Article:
Located in the High Estremadura region of central Portugal, Batalha is an attractive town with plenty of excellent shops and restaurants surrounding one of Portugal’s most sacred sites. The Monastery of Santa Maria da Vitória was commissioned by Portugal’s King João I to commemorate the country’s independence from Spain after the Battle of Aljubarrota in 1385.
Some 200 years in its evolution, the Dominican monastery is UNESCO World Heritage-listed as it represents the very pinnacle of Portuguese Gothic and Manueline architecture; its chapter house in particular is an elaborate interweaving of pinnacles, gargoyles and rounded spires over two levels. The fine, lacy façade is studded with intricate stonework that resembles Indian temple carvings, and leads on to a surprisingly unembellished interior, with high Gothic vaulted roof over the nave and stained-glass windows through which sunlight dances on summer days. Around the main body of the church lie several chapels, the stark Tomb of the Unknown Soldier, and two tranquil cloisters accessed from a doorway in the north wall in front of the choir.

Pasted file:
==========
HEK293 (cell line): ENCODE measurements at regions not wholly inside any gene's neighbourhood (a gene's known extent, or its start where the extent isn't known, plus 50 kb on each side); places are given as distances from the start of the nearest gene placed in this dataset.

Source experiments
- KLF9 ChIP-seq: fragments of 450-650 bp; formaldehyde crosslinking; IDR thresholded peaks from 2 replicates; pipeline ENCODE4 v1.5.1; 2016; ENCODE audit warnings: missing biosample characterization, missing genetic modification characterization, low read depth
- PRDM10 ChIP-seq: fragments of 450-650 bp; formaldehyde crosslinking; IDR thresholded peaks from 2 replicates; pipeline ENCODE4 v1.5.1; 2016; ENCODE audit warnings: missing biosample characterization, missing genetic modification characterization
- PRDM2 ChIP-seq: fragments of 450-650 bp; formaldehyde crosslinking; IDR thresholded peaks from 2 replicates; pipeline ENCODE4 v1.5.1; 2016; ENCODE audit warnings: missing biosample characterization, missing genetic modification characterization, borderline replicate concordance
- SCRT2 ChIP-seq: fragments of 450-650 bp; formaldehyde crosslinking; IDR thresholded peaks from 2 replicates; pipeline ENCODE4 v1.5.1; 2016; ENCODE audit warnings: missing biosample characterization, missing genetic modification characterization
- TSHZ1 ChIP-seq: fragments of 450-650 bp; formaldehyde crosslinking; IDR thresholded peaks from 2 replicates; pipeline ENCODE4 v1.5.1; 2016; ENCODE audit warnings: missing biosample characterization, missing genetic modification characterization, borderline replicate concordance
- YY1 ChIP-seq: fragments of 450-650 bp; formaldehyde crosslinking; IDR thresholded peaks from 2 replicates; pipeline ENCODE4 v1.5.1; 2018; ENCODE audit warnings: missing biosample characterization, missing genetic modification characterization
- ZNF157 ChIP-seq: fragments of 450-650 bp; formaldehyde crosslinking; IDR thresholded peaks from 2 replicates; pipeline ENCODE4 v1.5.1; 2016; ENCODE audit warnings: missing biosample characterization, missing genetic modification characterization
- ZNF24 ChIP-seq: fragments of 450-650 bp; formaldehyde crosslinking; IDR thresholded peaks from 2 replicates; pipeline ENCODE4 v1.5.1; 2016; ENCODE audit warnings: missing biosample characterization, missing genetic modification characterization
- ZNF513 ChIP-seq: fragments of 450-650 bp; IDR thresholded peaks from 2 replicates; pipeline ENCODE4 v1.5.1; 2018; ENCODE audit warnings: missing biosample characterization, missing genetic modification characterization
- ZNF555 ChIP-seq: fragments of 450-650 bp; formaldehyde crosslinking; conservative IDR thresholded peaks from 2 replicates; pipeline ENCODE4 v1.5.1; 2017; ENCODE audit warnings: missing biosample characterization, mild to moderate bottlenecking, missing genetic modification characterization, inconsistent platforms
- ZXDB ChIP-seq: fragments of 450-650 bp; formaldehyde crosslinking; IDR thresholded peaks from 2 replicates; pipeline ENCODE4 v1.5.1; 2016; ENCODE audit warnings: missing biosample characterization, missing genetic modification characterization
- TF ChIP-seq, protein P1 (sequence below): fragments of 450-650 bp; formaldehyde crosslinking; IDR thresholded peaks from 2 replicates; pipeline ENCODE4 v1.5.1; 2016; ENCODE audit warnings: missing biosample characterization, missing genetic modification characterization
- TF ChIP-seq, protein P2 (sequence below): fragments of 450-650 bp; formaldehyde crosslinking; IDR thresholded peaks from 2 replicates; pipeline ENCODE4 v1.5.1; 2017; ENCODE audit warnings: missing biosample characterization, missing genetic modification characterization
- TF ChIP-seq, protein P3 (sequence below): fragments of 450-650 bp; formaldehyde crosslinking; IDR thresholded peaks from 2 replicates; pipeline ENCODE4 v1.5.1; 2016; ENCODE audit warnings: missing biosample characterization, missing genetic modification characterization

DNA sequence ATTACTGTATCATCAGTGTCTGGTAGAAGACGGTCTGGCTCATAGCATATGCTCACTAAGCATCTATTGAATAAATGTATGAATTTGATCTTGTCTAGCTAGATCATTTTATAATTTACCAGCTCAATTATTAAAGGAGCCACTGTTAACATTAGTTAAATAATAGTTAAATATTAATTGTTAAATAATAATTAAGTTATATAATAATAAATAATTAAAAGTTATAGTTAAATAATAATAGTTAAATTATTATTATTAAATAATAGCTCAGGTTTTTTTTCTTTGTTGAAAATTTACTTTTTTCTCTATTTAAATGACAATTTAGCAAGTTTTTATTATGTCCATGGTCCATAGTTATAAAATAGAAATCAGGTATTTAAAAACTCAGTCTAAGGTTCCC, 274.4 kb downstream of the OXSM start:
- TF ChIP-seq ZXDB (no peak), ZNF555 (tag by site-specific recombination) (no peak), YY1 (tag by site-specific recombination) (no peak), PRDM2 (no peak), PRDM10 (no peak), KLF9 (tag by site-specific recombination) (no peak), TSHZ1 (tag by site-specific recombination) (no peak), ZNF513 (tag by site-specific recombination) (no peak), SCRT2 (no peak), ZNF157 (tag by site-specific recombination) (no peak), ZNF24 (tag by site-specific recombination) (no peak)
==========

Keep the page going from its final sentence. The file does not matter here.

Batalha monastery became the burial church of the Aviz dynasty Portuguese kings. The Capelo do Fundador to the right of the main entrance is the final resting place of King João I, his wife Queen Philippa of Lancaster and their third son, Prince Henry the Navigator, who expanded Portuguese trade routes into north Africa and died in 1460. A massive equestrian statue of military leader Nuno Álvares Pereira stands guard on the paved piazza outside the monastery; it was he who led his 6,500 troops to victory at Aljubarrota and ended medieval Spanish domination of Portugal.